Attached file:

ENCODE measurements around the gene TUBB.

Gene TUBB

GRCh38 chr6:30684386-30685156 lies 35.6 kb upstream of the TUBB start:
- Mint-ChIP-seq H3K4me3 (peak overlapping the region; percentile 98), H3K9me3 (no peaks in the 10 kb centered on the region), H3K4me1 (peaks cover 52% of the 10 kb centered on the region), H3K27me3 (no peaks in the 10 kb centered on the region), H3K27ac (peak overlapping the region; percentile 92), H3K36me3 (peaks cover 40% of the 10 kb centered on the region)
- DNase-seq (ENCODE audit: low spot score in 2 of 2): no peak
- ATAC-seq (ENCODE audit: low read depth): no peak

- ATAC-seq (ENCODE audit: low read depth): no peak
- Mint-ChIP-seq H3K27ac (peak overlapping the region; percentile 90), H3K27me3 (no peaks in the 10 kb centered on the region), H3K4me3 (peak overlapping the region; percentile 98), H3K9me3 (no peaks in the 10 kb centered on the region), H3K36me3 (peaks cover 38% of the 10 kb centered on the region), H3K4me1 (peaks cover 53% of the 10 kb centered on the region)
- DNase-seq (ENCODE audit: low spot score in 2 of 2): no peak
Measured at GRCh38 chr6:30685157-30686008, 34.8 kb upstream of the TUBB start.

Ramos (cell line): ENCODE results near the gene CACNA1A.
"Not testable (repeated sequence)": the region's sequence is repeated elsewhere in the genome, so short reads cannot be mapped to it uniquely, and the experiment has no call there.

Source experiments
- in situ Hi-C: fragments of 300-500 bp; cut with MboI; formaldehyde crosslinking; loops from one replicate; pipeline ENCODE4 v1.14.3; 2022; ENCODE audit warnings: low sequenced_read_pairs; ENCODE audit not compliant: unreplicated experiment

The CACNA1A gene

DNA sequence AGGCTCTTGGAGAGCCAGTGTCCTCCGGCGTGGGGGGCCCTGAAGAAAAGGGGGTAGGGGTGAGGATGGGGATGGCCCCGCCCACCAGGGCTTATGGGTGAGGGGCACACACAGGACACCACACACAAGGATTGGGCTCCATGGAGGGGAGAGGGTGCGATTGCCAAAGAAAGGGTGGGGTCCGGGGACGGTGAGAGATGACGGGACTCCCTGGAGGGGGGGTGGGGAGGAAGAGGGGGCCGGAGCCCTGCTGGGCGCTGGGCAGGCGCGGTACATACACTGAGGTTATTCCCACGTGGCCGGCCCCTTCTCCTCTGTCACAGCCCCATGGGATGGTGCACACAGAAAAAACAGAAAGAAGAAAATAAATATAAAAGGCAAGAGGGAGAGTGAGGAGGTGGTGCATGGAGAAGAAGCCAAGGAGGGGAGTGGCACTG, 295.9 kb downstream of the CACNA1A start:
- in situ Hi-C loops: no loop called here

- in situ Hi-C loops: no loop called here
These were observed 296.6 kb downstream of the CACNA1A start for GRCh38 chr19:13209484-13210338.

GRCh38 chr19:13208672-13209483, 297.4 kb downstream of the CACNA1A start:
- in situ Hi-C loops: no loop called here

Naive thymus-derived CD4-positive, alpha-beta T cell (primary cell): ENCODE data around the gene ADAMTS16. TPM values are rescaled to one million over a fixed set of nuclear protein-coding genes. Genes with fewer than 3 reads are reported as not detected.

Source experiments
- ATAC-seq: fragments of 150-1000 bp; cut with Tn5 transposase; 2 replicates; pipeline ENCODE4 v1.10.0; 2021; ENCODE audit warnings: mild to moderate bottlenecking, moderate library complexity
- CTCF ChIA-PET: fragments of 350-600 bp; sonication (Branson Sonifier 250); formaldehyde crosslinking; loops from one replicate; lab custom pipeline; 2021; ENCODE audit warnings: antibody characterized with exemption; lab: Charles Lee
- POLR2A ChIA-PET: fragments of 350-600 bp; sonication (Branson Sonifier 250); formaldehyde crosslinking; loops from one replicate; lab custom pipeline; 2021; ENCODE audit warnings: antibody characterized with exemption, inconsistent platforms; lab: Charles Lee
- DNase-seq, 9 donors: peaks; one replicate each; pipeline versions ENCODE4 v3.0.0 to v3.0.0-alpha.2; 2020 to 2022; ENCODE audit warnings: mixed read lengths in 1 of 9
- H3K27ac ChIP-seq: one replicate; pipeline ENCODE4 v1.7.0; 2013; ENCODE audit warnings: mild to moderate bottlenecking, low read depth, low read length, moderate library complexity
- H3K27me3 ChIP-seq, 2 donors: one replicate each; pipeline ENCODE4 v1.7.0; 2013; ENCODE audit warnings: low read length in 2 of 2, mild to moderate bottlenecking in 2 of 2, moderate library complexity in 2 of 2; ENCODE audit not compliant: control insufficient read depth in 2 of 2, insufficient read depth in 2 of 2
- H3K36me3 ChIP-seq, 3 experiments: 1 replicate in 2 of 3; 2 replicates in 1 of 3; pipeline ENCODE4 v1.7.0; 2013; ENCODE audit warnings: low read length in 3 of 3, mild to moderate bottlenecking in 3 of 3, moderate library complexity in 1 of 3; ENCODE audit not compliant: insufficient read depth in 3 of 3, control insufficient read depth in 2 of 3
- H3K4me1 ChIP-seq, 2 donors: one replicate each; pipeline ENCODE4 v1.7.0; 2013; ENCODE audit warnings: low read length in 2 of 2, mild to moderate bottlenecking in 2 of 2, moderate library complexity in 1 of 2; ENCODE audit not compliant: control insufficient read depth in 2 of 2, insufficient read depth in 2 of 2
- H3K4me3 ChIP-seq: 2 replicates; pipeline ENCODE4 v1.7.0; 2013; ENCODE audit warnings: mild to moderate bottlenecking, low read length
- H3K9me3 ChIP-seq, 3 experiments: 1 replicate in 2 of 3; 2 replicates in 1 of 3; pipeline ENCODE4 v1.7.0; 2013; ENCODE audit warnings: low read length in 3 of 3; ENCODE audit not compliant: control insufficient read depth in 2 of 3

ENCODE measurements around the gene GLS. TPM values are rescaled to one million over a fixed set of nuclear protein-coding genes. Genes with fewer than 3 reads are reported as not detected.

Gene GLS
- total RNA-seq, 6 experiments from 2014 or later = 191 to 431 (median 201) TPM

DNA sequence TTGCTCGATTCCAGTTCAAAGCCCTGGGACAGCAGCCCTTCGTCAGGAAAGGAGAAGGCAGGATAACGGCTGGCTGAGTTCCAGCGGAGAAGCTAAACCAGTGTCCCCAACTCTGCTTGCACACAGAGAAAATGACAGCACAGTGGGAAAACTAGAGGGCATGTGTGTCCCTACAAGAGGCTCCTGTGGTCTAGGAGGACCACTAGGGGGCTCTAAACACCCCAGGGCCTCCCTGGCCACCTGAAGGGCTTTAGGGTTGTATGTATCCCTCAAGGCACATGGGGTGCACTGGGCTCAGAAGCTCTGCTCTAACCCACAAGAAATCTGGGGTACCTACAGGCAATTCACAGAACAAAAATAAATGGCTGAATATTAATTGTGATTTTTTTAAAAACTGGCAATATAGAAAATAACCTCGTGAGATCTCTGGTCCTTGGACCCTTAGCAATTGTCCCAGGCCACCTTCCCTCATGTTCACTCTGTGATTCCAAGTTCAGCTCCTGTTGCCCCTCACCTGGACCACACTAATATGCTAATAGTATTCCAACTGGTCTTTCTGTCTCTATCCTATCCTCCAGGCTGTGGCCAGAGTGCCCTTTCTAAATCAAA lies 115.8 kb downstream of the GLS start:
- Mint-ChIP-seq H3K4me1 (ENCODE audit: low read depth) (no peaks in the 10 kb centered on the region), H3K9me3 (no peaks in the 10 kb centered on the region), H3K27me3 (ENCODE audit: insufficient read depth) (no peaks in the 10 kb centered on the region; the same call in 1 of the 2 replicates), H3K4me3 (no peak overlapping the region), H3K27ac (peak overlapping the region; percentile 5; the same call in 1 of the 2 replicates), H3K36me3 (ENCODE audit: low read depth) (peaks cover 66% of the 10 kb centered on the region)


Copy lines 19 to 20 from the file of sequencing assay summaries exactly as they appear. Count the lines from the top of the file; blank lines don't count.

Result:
These were observed 296.6 kb downstream of the CACNA1A start for GRCh38 chr19:13209484-13210338.

GRCh38 chr19:13208672-13209483, 297.4 kb downstream of the CACNA1A start: